[linux-lvm] Why the dramatic increase in filesystem performance when usingxfs????

Gary Mansell Gary.Mansell at ricardo.com
Fri Jan 21 10:51:09 UTC 2005


I have always run ext3 filesystem with journalling on Redhat AS as it is
the only supported filesystem.

One of my colleagues runs xfs, though, and on comparable hardware
configs he gets twice the performance compared to my ext3 tests.

The test that I perform is to create a file at least twice the size of
the RAM installed in the system to avoid the possibility of cacheing,
measuring the time to write and read the file back gives me the
performance figure that I am after. I realise that this is a very simple
test of large sequential IO but it is good enough for my needs.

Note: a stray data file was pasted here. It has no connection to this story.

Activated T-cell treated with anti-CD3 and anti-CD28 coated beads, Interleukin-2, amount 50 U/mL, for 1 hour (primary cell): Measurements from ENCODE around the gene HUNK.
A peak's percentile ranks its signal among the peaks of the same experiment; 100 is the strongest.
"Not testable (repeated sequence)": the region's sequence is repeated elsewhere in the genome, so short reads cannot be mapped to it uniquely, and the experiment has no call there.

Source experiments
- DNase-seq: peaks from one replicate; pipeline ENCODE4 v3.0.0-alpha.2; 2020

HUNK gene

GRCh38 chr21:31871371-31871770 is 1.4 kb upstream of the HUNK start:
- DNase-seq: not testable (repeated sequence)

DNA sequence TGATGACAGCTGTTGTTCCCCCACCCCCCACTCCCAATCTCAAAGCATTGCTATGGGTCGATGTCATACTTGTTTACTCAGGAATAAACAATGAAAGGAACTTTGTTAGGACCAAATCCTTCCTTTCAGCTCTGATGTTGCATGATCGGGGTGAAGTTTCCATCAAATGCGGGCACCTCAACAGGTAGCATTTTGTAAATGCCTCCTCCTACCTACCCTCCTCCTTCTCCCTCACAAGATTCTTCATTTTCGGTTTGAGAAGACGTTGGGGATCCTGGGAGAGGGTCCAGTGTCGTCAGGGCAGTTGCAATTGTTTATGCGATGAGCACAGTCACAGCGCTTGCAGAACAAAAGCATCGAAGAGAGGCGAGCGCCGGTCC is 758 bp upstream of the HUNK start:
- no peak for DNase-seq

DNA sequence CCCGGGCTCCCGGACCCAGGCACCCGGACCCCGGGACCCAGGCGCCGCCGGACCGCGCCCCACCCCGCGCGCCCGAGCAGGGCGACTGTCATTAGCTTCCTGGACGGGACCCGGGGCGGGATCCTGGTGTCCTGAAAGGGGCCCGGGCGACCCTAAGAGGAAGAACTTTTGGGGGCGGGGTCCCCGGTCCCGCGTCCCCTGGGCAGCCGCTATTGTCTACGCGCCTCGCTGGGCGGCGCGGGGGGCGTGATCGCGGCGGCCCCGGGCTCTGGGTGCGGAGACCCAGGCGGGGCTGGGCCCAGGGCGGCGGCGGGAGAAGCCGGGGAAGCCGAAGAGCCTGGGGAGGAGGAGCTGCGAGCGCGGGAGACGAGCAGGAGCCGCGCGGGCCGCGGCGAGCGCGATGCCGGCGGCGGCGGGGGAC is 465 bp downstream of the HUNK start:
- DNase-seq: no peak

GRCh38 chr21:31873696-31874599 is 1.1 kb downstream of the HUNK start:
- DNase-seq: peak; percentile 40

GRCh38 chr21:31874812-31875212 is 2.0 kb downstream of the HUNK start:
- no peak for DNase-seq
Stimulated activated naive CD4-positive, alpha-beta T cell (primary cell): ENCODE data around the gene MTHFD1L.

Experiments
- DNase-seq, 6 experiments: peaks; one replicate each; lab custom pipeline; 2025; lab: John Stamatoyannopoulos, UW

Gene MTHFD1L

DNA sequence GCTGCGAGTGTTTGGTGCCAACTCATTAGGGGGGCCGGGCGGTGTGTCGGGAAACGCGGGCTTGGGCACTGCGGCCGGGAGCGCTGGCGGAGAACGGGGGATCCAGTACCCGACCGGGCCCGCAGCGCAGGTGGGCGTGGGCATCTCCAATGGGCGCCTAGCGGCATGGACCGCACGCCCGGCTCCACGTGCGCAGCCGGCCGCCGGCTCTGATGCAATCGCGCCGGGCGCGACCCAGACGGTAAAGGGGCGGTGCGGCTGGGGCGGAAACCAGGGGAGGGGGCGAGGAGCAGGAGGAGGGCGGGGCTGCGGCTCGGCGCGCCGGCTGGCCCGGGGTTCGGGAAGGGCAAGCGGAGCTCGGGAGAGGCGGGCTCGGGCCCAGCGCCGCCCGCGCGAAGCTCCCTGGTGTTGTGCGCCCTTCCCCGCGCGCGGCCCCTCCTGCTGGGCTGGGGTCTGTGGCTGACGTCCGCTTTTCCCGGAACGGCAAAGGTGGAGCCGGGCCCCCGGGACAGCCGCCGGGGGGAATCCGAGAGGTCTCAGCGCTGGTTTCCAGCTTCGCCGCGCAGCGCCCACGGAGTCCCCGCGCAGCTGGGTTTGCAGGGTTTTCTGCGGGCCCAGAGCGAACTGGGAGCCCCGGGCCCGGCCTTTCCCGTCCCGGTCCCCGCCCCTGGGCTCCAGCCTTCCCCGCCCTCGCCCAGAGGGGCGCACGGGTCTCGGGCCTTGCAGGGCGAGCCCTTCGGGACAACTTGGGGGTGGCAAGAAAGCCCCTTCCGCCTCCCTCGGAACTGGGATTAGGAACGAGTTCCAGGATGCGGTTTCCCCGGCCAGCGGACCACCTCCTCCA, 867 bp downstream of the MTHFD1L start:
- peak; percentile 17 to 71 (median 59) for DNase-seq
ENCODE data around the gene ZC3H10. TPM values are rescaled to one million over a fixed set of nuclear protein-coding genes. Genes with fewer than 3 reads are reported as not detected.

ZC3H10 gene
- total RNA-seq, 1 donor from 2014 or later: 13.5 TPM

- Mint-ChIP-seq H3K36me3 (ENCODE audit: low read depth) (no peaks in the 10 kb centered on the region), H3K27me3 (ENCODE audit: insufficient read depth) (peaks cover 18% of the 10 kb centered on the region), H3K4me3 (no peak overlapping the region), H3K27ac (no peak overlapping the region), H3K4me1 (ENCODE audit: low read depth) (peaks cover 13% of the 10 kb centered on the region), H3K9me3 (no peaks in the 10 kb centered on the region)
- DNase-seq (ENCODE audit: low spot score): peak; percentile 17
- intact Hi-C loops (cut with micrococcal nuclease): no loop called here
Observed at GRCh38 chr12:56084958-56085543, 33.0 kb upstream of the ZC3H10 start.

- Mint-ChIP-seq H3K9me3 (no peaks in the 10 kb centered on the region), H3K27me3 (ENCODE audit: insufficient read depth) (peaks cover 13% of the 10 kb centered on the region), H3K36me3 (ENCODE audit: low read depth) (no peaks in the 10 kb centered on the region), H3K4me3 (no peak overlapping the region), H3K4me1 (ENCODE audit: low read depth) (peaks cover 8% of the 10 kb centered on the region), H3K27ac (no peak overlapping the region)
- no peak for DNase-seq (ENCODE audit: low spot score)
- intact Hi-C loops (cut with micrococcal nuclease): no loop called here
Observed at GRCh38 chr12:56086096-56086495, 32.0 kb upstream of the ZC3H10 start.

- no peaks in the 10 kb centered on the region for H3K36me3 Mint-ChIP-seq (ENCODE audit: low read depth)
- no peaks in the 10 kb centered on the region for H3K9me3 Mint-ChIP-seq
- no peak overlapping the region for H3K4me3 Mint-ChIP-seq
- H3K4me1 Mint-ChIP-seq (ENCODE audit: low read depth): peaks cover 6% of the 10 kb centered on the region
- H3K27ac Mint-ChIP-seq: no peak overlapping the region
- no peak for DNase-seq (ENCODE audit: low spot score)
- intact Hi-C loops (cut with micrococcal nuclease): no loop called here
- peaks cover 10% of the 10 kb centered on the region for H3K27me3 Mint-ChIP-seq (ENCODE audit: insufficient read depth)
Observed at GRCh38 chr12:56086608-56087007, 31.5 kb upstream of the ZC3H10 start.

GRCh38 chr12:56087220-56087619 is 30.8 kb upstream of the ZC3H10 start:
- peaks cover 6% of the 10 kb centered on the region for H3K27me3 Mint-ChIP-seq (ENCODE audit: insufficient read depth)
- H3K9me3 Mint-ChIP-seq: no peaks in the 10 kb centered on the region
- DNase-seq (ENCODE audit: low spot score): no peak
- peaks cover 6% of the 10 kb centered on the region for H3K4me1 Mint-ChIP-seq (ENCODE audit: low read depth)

Write test:

# time dd if=/dev/zero of=./testfile bs=16384 count=250000 ; time sync

Read test:

# time dd if=./testfile of=/dev/null bs=16384

As the xfs performance comes back about twice the performance of ext3
for this test I am of the opinion that xfs must be cheating somehow. It
has always been my opinion that the IO bottleneck is the hardware and
not the filesystem hence changing the filesystem but using the same
hardware should not make a huge difference to performance (you still
have to get the same amount of data out to disk at the end of the day)

I am struggling to comprehend how xfs can cheat, though, as it can't
cache such a huge file as there is not enough memory. Is it perhaps
cheating because the file is comprised entirely of zero's?

Can someone please enlighten me

Thanks in advance

Gary Mansell

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